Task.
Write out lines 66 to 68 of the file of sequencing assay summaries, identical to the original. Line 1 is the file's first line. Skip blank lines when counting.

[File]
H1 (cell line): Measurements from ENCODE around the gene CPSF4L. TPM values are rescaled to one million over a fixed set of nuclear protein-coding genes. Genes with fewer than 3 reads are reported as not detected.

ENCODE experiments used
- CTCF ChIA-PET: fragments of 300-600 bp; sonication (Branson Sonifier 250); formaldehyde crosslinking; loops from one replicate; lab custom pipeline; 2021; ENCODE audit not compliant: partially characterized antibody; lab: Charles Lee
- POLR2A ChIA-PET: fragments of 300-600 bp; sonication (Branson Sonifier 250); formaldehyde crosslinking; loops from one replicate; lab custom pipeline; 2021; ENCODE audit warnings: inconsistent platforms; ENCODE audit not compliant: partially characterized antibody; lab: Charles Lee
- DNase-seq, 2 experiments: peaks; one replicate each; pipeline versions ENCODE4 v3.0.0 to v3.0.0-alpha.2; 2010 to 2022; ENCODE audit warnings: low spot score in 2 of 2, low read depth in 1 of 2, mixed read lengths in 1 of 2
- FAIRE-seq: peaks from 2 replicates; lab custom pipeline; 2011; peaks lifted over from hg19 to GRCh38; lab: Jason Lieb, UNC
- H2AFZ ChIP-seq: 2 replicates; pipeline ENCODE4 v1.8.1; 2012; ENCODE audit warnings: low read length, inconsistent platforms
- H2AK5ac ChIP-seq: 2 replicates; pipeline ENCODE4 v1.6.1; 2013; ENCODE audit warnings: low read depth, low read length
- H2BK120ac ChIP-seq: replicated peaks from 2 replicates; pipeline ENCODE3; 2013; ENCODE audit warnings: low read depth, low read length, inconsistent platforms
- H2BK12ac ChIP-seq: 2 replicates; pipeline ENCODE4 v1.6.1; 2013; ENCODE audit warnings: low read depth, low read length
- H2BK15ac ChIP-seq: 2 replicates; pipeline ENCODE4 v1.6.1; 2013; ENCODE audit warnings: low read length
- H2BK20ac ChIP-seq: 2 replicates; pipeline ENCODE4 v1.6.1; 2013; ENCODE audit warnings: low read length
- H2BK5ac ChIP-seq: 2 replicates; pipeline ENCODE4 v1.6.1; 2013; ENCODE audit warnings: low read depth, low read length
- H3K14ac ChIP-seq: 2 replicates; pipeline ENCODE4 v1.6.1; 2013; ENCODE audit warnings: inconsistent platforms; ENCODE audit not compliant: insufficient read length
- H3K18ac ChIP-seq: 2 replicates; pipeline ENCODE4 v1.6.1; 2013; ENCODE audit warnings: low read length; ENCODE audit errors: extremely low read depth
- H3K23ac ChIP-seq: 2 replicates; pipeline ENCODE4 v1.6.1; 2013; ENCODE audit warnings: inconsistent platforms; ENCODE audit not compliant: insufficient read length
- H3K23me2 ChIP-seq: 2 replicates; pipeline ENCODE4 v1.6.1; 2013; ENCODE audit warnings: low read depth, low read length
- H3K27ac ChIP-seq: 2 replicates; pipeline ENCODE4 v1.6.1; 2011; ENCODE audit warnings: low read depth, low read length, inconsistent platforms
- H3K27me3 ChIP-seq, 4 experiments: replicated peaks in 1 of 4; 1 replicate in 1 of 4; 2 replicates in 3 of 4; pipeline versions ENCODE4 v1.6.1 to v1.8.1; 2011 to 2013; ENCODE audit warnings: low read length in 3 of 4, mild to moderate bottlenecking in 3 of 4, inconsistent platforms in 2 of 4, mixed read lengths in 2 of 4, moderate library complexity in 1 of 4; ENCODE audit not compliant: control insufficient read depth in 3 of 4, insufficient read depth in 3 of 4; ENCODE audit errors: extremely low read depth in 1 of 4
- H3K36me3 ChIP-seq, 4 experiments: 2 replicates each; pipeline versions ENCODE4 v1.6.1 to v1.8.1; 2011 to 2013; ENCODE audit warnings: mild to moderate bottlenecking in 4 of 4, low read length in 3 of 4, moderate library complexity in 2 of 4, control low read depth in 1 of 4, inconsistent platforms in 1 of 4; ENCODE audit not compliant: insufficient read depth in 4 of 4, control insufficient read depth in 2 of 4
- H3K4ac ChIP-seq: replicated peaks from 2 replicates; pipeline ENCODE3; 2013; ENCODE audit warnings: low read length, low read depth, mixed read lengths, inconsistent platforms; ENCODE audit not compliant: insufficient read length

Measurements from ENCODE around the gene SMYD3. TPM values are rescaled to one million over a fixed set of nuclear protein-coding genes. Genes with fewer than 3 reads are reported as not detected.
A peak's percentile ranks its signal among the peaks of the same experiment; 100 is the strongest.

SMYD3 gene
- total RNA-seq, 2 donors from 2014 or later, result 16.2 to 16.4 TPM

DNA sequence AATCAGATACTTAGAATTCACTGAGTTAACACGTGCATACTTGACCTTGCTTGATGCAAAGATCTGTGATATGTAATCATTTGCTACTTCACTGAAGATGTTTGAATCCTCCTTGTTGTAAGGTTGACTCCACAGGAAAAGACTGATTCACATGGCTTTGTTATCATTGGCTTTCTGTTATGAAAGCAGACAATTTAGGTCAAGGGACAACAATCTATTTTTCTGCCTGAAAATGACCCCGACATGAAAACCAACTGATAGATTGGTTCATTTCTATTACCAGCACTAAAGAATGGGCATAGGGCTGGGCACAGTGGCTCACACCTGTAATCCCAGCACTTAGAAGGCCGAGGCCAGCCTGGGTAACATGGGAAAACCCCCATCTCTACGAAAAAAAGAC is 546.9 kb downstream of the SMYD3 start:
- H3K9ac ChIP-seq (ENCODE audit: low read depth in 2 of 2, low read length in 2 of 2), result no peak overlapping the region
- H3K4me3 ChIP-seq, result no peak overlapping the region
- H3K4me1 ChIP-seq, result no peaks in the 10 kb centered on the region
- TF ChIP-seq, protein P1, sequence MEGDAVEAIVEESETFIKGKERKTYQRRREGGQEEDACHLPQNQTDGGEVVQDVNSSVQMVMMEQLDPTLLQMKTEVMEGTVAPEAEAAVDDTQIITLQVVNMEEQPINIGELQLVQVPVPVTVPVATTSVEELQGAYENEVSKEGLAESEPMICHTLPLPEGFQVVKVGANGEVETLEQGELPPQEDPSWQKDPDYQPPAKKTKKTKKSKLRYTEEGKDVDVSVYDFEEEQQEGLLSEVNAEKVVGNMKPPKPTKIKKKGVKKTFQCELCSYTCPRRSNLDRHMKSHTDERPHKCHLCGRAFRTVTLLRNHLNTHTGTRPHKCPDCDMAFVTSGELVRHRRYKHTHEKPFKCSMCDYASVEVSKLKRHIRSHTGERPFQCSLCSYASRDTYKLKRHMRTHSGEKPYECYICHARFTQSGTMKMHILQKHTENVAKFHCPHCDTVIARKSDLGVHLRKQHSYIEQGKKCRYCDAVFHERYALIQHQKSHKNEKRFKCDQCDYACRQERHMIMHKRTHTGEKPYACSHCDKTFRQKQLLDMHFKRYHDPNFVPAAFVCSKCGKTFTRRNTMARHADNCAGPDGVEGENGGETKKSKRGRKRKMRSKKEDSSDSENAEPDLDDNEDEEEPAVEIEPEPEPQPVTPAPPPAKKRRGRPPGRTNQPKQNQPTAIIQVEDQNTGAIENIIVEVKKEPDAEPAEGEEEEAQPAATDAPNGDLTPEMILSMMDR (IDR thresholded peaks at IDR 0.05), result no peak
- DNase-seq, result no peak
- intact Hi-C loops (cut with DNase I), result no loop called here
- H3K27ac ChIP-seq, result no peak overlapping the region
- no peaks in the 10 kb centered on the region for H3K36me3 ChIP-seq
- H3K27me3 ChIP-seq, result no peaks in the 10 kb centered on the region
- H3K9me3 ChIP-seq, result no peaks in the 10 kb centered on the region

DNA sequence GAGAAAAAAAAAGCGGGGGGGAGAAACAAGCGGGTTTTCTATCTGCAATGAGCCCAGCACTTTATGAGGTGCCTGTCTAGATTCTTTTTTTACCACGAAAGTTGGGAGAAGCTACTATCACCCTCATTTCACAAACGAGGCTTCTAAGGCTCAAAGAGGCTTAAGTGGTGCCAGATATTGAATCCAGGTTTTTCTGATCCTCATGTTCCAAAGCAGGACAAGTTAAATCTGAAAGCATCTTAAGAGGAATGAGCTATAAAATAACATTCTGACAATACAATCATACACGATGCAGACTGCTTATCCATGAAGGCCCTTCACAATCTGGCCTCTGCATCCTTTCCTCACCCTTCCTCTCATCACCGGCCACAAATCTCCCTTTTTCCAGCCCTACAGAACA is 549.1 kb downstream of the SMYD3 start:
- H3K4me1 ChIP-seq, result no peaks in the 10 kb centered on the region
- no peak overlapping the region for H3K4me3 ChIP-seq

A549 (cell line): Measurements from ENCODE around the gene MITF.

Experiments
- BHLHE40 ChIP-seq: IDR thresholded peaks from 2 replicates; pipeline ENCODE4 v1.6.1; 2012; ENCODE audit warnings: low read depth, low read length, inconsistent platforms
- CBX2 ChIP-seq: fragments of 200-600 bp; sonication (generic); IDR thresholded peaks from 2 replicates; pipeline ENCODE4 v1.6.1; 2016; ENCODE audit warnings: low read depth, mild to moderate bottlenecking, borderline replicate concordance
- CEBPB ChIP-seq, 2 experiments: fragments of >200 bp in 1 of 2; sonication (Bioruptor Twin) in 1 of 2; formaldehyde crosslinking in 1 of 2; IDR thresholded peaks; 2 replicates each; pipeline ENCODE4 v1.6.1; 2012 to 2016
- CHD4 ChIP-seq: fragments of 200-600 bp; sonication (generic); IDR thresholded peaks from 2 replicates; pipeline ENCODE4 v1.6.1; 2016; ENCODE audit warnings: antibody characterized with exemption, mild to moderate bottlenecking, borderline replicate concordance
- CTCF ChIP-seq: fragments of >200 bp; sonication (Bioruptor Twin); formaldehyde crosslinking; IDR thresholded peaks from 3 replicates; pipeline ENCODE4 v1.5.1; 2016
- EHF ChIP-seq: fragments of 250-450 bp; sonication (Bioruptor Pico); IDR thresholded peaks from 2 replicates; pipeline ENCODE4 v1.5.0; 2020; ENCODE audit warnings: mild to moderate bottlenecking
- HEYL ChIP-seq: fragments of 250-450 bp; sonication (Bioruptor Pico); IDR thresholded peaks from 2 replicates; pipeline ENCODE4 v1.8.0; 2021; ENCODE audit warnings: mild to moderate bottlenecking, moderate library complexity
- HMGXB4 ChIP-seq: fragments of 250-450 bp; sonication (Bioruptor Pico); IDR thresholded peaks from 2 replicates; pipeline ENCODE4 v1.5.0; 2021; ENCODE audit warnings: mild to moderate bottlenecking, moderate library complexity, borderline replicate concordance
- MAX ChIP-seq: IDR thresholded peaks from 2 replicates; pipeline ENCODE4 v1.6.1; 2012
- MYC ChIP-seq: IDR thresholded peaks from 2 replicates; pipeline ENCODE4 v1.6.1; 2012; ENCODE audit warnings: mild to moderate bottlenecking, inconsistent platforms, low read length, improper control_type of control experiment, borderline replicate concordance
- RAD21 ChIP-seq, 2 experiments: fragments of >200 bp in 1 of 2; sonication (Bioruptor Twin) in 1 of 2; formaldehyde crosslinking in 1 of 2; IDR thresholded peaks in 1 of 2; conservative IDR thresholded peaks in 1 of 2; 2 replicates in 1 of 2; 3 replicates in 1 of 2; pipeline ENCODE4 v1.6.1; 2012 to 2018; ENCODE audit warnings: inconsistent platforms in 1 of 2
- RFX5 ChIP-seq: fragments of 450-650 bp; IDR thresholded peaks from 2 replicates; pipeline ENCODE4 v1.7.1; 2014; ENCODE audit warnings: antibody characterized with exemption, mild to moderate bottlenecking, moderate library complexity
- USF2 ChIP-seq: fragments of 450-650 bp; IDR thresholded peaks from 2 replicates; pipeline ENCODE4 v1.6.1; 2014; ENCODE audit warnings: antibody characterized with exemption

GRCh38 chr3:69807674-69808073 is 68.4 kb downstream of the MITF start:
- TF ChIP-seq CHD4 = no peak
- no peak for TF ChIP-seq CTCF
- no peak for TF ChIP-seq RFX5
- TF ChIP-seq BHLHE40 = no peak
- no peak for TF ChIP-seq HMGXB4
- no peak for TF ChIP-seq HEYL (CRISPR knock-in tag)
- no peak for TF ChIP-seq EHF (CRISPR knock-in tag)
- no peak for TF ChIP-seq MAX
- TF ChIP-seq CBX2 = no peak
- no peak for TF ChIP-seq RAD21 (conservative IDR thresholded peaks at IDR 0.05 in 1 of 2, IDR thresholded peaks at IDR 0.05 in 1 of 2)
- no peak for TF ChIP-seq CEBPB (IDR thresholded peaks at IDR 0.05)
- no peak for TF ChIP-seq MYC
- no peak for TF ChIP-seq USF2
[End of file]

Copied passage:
- no peak for TF ChIP-seq CEBPB (IDR thresholded peaks at IDR 0.05)
- no peak for TF ChIP-seq MYC
- no peak for TF ChIP-seq USF2